Author: Marie Lu
Release Date: January 29 2013
After reading Marie Lu’s book, Legend, I doubted that the sequel would be able to live up to the first book’s action, adventure, mystery, and sheer awesomeness. It did not. It exceeded all expectations I had and then threw any doubts I had about the first book out the window. Where they proceeded to drop five stories and shatter into a billion pieces.
For those of you who have not read Legend, I highly recommend, with all my heart, that you do so. Immediately. Post haste. It is an amazing dystopian novel about a society located where Western America used to be called the Republic. When every child turns ten, they are required to take a series of intelligence and fitness tests called the Trial (sounds ominous, right?). If you score high on the Trial, you get to live amongst the rich, go to the finest universities, and become successful. Congratulations! If you score low, you get to live in the slums, hungry and poor. And if you fail the trial, you get taken away to “camps” where you get experimented on until you die. No pressure, right? Our two protagonists are June and Day. June is a prodigy, getting a perfect score on her Trial, all ready to lead a promising career in the military. Day failed his trial, escaping to live in the streets. He is a wanted criminal, spreading unrest amongst the poor and destroying Republic property. June and Day each live their separate lives, until Day is framed for the murder of June’s brother. June swears to get Day and destroy him for what he did. But June and Day soon learn that nothing is what it seems. The Republic has manipulated Trial scores, hurt, and killed in order to remain in control. As these new revelations come into light, June must decide weather to stick with her promising future and her life long beliefs, or to give up everything she has earned to join a wanted criminal in his dangerous quest to do right.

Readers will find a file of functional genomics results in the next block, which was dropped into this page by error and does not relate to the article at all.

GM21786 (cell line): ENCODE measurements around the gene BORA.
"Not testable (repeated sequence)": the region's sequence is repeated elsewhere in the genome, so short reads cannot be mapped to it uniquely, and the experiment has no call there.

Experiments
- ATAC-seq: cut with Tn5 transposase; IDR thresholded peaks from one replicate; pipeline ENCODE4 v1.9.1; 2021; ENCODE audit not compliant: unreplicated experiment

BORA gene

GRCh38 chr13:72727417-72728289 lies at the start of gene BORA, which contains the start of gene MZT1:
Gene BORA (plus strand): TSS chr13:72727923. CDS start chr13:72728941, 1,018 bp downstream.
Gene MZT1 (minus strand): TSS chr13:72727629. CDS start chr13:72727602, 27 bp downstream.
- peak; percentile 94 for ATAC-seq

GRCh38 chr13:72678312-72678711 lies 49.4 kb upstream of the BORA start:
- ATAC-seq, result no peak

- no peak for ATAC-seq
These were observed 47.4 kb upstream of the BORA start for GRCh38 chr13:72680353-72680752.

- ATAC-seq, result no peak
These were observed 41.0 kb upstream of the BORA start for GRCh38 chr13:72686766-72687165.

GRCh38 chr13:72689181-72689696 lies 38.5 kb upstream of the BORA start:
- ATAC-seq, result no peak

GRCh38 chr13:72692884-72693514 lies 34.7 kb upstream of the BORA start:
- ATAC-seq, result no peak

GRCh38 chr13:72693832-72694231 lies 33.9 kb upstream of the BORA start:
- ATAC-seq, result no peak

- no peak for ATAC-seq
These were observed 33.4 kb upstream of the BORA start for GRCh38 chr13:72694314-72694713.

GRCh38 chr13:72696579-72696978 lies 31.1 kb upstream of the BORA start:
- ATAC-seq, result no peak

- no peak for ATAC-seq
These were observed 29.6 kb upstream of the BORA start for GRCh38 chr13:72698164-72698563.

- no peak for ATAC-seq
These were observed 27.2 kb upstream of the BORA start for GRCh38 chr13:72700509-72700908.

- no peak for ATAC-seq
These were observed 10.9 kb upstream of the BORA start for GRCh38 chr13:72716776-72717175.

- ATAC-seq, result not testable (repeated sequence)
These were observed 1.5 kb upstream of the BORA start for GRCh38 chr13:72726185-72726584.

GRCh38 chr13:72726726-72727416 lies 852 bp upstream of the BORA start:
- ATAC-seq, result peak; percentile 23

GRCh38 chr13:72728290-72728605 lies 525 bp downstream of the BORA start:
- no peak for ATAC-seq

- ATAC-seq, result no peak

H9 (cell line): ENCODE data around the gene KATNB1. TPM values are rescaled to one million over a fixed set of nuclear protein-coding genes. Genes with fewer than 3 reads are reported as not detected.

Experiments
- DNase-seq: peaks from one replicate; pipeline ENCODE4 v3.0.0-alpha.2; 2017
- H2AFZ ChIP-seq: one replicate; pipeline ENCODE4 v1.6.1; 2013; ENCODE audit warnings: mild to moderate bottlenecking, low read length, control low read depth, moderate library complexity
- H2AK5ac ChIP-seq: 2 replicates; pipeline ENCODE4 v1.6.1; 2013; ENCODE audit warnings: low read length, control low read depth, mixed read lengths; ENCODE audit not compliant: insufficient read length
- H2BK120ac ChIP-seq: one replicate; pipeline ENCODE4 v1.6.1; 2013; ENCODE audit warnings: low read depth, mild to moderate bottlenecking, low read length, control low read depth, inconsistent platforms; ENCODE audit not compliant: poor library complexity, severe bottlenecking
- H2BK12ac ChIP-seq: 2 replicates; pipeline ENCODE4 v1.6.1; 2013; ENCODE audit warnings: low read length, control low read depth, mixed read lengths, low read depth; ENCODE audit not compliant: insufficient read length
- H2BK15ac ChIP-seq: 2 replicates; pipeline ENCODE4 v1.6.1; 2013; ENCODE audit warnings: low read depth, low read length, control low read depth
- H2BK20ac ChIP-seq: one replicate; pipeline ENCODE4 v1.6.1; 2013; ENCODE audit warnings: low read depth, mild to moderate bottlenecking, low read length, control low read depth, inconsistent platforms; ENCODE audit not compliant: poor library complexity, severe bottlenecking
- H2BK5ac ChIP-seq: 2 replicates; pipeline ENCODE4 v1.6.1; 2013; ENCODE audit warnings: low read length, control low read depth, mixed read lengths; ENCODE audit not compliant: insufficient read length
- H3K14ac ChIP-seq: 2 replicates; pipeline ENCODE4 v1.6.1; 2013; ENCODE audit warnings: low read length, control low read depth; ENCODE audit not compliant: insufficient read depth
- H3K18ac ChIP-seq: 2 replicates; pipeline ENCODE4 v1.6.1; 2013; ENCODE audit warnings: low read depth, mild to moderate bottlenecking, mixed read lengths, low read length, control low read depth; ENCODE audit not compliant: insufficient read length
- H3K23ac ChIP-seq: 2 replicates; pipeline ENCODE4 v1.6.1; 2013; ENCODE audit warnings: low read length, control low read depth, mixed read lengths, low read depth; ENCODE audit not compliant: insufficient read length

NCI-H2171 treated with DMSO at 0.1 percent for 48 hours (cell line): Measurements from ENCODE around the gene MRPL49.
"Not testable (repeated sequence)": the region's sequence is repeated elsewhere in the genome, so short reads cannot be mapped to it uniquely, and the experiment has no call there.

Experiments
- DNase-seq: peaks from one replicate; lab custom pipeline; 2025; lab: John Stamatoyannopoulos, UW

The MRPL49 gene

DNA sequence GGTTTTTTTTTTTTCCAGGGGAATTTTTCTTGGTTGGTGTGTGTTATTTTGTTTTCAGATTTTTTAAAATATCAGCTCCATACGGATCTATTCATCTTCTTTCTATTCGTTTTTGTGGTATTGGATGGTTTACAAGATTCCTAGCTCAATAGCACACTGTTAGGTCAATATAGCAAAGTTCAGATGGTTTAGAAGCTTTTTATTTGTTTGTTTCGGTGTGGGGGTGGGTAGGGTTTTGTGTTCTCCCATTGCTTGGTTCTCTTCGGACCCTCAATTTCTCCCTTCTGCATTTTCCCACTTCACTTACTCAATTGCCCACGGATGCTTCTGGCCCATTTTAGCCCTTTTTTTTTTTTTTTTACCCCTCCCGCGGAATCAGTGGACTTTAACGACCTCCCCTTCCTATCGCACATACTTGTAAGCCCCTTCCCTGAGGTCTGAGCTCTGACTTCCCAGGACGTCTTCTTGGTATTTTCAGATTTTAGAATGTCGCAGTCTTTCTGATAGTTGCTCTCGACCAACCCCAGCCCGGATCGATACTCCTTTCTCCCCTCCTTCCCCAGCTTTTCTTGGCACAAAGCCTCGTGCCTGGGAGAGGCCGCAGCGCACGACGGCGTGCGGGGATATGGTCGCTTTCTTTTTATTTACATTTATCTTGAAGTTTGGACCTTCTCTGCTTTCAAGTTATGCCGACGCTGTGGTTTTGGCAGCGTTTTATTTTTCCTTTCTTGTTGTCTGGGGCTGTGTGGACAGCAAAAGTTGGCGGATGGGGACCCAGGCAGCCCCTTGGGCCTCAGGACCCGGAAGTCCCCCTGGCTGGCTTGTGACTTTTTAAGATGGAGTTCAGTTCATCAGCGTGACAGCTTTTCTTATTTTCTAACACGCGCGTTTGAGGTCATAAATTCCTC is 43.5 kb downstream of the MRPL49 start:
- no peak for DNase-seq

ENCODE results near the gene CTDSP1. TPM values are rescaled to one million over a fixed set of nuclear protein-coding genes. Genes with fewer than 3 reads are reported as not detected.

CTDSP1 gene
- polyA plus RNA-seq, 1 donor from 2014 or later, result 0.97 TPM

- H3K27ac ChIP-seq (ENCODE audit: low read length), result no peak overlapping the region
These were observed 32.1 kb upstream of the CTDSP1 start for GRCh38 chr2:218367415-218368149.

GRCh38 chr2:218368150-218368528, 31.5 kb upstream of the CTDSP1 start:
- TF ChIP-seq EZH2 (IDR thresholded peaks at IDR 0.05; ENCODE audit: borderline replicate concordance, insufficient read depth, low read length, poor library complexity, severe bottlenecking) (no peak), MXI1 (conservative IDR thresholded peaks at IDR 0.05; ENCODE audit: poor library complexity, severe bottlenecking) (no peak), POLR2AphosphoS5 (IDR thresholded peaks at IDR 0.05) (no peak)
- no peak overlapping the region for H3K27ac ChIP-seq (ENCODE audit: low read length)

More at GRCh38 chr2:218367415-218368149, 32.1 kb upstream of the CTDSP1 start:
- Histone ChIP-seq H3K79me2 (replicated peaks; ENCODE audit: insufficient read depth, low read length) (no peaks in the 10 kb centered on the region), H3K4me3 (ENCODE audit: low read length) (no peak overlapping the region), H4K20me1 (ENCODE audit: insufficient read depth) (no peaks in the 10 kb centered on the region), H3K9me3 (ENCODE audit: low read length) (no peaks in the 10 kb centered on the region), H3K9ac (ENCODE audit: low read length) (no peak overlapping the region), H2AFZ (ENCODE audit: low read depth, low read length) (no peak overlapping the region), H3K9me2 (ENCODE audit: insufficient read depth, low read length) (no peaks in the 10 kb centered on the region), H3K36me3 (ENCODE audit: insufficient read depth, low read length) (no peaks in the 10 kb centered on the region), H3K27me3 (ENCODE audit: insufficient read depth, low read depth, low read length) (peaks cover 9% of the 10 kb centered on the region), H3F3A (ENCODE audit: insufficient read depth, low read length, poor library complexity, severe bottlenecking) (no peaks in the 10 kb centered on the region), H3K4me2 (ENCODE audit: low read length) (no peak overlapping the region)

Prodigy begins where Legend left off. Day and June are on the run from the Republic’s soldiers. They plan to find the infamous revolutionary group known as the Patriots to help them escape to the Colonies. But, it turns out not to be that simple (of course). Day and June get sucked into a terrifying new plot to overthrow the Republic, starting with the newly “appointed” elector, Anden. However, things aren’t always what they seem. The lines between the bad guys and the good guys start to blur, and June and Day learn the truth about the Colonies, the Republic’s past, and where exactly they stand in the eyes of the rest of the world.
The nice thing about this book is that it gave the readers some more background information about the dystopian world it takes place in, as well as some historical background to fill the holes in the first book (what little there were). Some Dystopian novels tend to focus on their immediate settings and neglect to mention what happens in other parts of the world. Why doesn’t another country come and help? Is everyone dead, or did other places survive with no way to contact the outside world? Prodigy didn’t do that. Thank you Marie Lu.
I was never bored with this book. New characters were introduced, new conflicts arose, and the moral conflicts especially gnawed at my mind until the wee hours of the morning. This book is emotional, and wonderful, and clever, and exciting. That ending… my goodness…that ending was… I don’t cry at books, never have, but I sure came close. I give it an eleven out of ten.